In addition, Ladler is simply a talented player in his own right. The Florida native was a four-star recruit coming out of his high school with his recruiting profile limited largely due to being injured for his senior year. Ladler has shown the versatility that this role requires to be effective as a pass defender and in stopping the run. That combined with how Ladler is used to moving around the defensive backfield helped open the door for the Floridian to take this job.

“Khalil (Ladler) is a little bit like I just referenced Kyle Chung, he’s just been moved all over and can handle it mentally, is really impressive in terms of understanding and having some savvy as a playmaker. It’s kind of like with Kyle, getting your best five offensive linemen on the field. Khalil has shown some ability to move around a little bit. We’ve been really pleased with his development,” Fuente said.

While the news about Ladler starting over Hunter was surprising, it remains unclear whether Ladler is solid in that starting role, if the whip LB spot is evolving even more into a nickelback role, or if any other factors could be involved. However, one thing that is clear is that Hunter will continue to compete and push Ladler for this job.

Ladler’s emergence at nickelback over Hunter is also the latest reminder of how deep the Hokies are at safety and whip linebacker with Hunter being the fourth guy at the moment based on the depth chart.

The Kyle Chung Experiment at Center Didn’t Go How We Expected

When Virginia Tech moved Kyle Chung to center, there were plenty of skeptics who wondered if Chung would last at center for the second time in his career. Of course, many remember in 2016 when Chung briefly took the first team center spot from Eric Gallo early in the season before snapping issues for Chung allowed Gallo to re-solidify himself as the top center.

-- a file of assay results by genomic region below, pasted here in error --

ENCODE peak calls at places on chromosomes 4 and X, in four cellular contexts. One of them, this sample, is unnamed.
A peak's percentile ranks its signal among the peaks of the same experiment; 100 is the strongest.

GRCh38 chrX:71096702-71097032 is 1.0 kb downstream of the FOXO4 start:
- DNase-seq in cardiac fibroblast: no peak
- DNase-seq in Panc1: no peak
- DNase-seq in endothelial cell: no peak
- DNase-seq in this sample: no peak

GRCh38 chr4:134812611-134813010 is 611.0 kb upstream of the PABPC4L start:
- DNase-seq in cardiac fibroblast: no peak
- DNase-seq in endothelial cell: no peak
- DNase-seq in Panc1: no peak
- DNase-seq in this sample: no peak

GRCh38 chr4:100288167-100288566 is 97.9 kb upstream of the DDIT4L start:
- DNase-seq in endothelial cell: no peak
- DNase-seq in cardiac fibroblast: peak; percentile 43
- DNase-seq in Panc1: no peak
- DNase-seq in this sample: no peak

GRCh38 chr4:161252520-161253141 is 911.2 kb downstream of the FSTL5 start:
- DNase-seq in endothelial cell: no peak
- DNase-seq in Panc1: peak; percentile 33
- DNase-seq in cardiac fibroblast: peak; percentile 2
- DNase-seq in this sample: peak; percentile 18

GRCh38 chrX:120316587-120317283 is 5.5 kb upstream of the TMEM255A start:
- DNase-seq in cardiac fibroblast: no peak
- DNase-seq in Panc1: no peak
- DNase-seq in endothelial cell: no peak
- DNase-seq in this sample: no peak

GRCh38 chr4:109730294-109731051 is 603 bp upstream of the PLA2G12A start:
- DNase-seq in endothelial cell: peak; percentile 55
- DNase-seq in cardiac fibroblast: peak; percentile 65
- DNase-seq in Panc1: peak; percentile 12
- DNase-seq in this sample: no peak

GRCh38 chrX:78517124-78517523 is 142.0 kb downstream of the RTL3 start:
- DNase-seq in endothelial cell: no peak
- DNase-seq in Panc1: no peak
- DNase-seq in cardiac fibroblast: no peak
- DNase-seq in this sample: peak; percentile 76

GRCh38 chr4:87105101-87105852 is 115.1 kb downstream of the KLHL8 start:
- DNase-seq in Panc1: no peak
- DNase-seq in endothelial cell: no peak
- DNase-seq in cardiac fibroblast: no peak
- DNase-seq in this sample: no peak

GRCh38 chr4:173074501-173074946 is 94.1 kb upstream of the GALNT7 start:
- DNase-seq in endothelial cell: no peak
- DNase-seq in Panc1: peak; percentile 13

However, all signs were that Chung was picking up the position well until today’s news that Chung would be the starting left guard with Zachariah Hoyt starting at center.

The expected first reaction to this news may be that Chung simply wasn’t able to pick up the necessary snapping skills to allow the Hokies for him to stay at that spot. That seems likely to be a factor in this especially after previous comments suggested that Chung was continuing to work hard to try to develop as a center and having some success at it.

However, another likely factor is that Hoyt, someone who has spent his whole career at center, appears to have taken the necessary developmental steps to allow the Hokies to move Chung back to guard and possibly avoid taking a chance on someone who has always been an above-average blocker for a center but has had questionable snapping.

Here’s what Justin Fuente had to say yesterday after the depth chart release:

“He’s worked incredibly hard, one of the harder workers on the football team. He’s always doing extra and really has come on in the past year with the knowledge and understanding of what we’ve got going on. Always trying to put our best five out there, and we feel like he was one of them,” Fuente said.

If you would have said that Hoyt would be the starting center in 2018 this time last year, that would have been the sensible conclusion given his spot as the backup center. Of course, earning that job has proven to be a lot harder than expected for Hoyt while keeping it will require quality, consistent performances especially given how Chung has spent some time at the spot unlike last year.

Meanwhile, D’Andre Plantin ends up with the worst luck for now losing his starting job. Given his strong spring and his versatility, Plantin is likely to be the first offensive lineman off the bench. In addition, Vance Vice hasn’t been afraid to shake things up if something isn’t working and a guy like Plantin is just the guy for that job. Combine that with the versatility of Chung and backup Tyrell Smith (who is now the backup at center), and there is the potential for Vice to shake things up if he needs to.

However, you have to wonder that if Hoyt was the guy at center throughout the spring if Plantin has a better chance of earning a starting offensive tackle job alongside Yosuah Nijman. Instead, Chung’s initial move to center combined with Plantin’s move to the interior opened a door that Silas Dzansi quickly took advantage of with the best spring for any offensive player for Virginia Tech.

Photo Credit: Harley Taylor